Nonhlanhla Kheswa grew up between two hardscrabble townships of Johannesburg-- Alexandra and Soweto--and professes to love them both equally. She credits several primary school teachers with instilling in her a love of storytelling and singing. She attended Soweto's Morris Isaacson High School, where--two decades before Kheswa's time there, more precisely, from June 13–16, 1976--the Soweto Uprising, a turning point in South African political history, had been set in motion by Teboho Mashinini and other students. Before leaving school in 1998 Kheswa was recruited by South African film and television director Darrell Roodt (Sarafina!; Cry, the Beloved Country; Dangerous Ground; Winnie Mandela) for a role in his Soul City. On the heels of that, the illustrious composer and producer Lebohang Morake snatched her up for Disney's The Lion King, where she cut her teeth on Broadway for over five years. While making a name as a featured vocalist in Wyclef Jean's ensembles for nearly a decade after leaving The Lion King, Kheswa delved into both the New York City jazz scene and Brooklyn's eclectic, cross-pollinating youth music culture. Nourished by that ethos, Kheswa became even more of a musical polymath. Her band, Kheswa & Her Martians, is steeped in the hard-bop accents of Jackie McLean and Gary Bartz, the spirituality of John Coltrane and McCoy Tyner, and, naturally, the diverse strands of the South African jazz subculture. Meadowlands, Stolen Jazz is the band's 2013 debut recording. Peter Brook and Marie-Hélène Estienne discovered Kheswa at a 2011 audition at New York University for The Suit, and she has since toured the world with this production.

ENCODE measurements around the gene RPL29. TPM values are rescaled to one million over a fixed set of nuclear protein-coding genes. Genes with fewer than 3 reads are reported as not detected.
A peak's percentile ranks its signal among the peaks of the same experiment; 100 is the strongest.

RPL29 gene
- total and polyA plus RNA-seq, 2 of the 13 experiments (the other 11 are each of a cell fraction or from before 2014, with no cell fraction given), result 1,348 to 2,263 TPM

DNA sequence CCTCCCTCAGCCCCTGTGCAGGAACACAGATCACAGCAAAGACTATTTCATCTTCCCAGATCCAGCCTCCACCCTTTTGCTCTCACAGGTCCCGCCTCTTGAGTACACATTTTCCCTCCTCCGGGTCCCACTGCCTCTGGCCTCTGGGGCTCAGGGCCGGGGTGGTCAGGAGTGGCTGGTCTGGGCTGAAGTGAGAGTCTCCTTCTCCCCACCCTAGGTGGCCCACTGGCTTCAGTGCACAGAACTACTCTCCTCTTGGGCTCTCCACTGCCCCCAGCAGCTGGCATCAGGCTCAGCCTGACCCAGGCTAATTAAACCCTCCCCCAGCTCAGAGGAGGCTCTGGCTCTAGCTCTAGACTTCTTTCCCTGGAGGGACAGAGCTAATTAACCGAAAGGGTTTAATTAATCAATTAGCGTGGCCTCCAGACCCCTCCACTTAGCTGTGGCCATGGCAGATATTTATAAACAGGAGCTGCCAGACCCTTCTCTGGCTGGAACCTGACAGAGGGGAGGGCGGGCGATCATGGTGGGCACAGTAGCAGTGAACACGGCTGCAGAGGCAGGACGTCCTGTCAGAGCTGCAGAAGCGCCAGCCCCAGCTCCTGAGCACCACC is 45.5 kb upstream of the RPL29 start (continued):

Current as of March 2014